Your Virtual USO Club on the Web!
| Check back soon for a virtual version of a USO canteen somewhere in England. For now, check out the WW II history of the USO ...|
Historical Overview of the USO
In 1940, Americas military was rapidly growing in response to the increasing threat which preceded entry into World War II. President Franklin Delano Roosevelt challenged six private organizations the YMCA, YWCA, the National Catholic Community Service, the National Jewish Welfare Board, the Travelers Aid Association, and the
Salvation Army to handle the on-leave recreation needs for the members of the Armed Forces. The six organizations pooled their resources and the United Service Organizations which quickly became known as the USO was incorporated in New York State on February 4, 1941. The original mission of the USO was to provide an affordable place for newly drafted soldiers, many away from home for the first time, to be entertained without getting into trouble. The first USO centers were in railroad
sleeping cars, barns, museums, and churches, and within its first four years had operations in three thousand locations.
As the U.S. plunged into World War II, Hollywood looked to do its part. Hollywood would turn the USO into the greatest booking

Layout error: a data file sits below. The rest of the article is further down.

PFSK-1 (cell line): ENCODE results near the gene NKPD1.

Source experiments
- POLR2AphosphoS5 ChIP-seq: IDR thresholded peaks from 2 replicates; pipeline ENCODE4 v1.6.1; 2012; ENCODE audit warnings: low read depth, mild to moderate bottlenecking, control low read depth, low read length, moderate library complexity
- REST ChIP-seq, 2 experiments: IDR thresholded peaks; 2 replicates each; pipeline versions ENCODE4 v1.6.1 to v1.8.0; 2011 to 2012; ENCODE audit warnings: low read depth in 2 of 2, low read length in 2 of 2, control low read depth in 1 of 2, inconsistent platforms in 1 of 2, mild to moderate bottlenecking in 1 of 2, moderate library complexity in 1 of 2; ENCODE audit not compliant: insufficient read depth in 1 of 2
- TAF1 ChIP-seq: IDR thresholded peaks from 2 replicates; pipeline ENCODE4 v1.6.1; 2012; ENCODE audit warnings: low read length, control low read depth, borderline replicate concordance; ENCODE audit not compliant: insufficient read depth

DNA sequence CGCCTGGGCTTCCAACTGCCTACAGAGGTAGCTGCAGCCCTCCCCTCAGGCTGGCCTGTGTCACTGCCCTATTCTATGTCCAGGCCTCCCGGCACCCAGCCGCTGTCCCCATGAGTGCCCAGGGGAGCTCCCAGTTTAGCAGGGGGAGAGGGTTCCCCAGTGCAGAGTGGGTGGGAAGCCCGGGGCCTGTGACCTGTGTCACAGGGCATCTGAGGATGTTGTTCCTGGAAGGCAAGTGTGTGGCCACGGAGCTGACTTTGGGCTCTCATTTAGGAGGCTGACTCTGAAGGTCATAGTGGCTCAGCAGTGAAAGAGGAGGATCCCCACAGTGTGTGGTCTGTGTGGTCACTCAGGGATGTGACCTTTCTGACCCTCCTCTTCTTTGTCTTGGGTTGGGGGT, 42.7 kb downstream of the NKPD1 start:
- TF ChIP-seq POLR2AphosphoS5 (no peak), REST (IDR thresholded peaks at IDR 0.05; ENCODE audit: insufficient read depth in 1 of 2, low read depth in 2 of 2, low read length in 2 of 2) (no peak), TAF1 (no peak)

agent in the world. Actors familiar with playing lavish theaters like the Ziegfeld or Schubert now found themselves on the "Victory
Circuit," playing in such remote places as Goose Bay, East Dhahran, and Uijongbu on makeshift stages, on the hoods of jeeps, in
foxholes, in the blistering sun, and in the freezing cold. The jokes may have been terrible, the songs may have been performed to
the background of gunfire, the sound systems may have been horrible, but just the presence of these stars brought sick, lonely,
and wounded G.I.s a desperately needed slice of home. One need only see Frances Langford on an icy stage in Belgium, wearing a
sexy dress (because that’s what the soldiers wanted to see), to know how far the devotion went on a USO tour.
Soon, the USO became famous for its cavalcade of Hollywood’s greatest
talent performing in front of the troops in every World War II theatre of battle; this all-star lineup included Bob Hope, The Andrews Sisters, Clark Gable, Mickey Rooney, James Stewart, Laurel
and Hardy, Glenn Miller, Benny Goodman, Bing Crosby, Gary Cooper, James Cagney, Fred Astaire, Humphrey Bogart, and Marlene
As noted above, by 1944, USOs were found in over 3,000 locations throughout the
United States (click on the thumbnail at above right to view a larger version of the postcard, which depicts the USO Club in Little Rock, Arkansas), primarily staffed by the USOs most precious resource, volunteers. President Roosevelt became the first USO Honorary Chairman, a position accepted by every President who followed.
The Main Street USO Building, Monroe, NC (click to view a larger version).
The USO Club, Hattiesburg, MI, in 1943 (click to view a larger version).